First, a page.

I include a lot of my thoughts, feelings, and routines on a roadtrip to teach at the Monterey Bay Birding Festival. I talk about my growing conviction that this kind of work is part of my mission in life. I am working to build this mission into my own career and my own way of contributing to the world. This video is dedicated to Robert Laws and John Muir Laws my mentor. And even though I did not know Robert Laws personally If it weren’t for him and the lineage through Jack, I would not be half way as far along the path that I am on.
On June fourth I will be participating in the Bay Area Nature Journal Club field trip with Jack Laws! I’m always excited to go Nature Journaling with Jack. Last time I went with him we saw four peregrine falcons including a dramatic hunt and kill.
For this month the trip will be to the Sacramento Valley Rice Country for some exciting bird action!
The rice farmers of the Sacramento Valley have worked closely with bird conservation groups to maximize the wildlife potential of the fields. In springtime and early summer rice fields are thriving bird nurseries. The Nature Journal Club will be the guests of the California Rice Commission for a rare behind the scenes tour of Sacramento Valley rice farms. We will search for nesting birds and learn about bird friendly agricultural techniques.
The program is open to all ages and ability levels. No registration necessary. $20 suggested donation.
“The world is full of obvious things which nobody by any chance ever observes.”
Have you ever revisited somewhere that you have been many times and seen things that you didn’t notice or never paid attention to before? I know that I have.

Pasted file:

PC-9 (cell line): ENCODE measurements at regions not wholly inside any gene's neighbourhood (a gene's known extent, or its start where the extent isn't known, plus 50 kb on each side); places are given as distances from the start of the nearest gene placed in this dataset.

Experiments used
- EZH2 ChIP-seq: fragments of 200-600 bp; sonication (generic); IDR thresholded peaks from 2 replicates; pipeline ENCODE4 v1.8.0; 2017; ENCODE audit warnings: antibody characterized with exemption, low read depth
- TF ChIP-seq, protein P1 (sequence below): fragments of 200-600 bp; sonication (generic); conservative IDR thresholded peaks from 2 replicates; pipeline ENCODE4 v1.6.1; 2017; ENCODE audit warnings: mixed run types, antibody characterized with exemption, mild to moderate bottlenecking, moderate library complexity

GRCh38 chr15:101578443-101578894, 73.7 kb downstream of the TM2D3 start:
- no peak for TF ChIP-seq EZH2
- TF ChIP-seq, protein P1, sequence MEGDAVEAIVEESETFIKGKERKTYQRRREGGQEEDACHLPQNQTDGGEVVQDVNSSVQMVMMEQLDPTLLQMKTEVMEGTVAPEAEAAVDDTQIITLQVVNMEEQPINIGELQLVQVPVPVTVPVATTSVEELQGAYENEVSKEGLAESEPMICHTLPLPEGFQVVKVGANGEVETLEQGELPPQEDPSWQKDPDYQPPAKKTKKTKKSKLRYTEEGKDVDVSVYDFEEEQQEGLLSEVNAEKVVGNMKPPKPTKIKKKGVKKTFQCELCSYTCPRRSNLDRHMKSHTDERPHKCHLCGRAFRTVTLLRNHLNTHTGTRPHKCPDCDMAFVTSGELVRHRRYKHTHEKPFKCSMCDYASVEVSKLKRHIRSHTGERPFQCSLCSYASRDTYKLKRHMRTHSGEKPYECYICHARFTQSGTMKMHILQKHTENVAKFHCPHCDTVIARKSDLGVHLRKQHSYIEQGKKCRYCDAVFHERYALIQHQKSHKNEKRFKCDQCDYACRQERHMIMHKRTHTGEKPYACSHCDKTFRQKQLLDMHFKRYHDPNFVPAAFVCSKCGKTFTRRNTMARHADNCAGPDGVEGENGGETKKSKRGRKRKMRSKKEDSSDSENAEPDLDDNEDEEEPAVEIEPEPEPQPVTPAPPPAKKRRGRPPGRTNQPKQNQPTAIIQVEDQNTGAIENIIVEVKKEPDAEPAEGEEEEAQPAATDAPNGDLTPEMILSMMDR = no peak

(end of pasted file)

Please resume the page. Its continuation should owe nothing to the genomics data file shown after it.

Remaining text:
Have you ever noticed that after shopping for one type of a shoes or reading about one type of animal all of a sudden you are noticing them everywhere? I know that I have.
It is easy for the conscious mind to come up with faulty explanations for these occurrences, such as, “Wow. Everybody is getting the same shoes as me now.” But the truth is usually not in the outside environment but in one’s own perception.
When I was a kid, growing up in Southern California, I was very observant and I noticed more things in nature and saw more animals than the average kid my age and much more than the average adult. However, I was an untrained naturalist for the most part and when it came to birds I knew few by name. When it came to local birds of prey I knew even fewer by name. The name that I definitely did know was red-tailed hawk. And sure enough, the only raptors that I remember seeing were red-tailed hawks.
Later, when I moved to another part of the state for college, I had the good luck of taking a natural history class where I learned about five different local birds of prey and learned to identify them frequently in the field. My first interpretation was: “Wow, there are so many more raptor species here than in Southern California, there must be some environmental reason.”
In subsequent visits to Southern California however, I started seeing many of the other species of raptors. Apparently, some of what had been “red-tailed hawks” turned out to be red-shouldered hawks, and some were probably even accipiters, while surely many of the other birds had just gone un-named and therefore un-noticed.
The field of cognitive science has learned a lot about perception in the last few decades and much research has been focused on vision. Most people take what they see for granted as an unadulterated, objective view of reality. As it turns out, what we see is vastly mediated by what we know, what we think we know, and what we expect or don’t expect.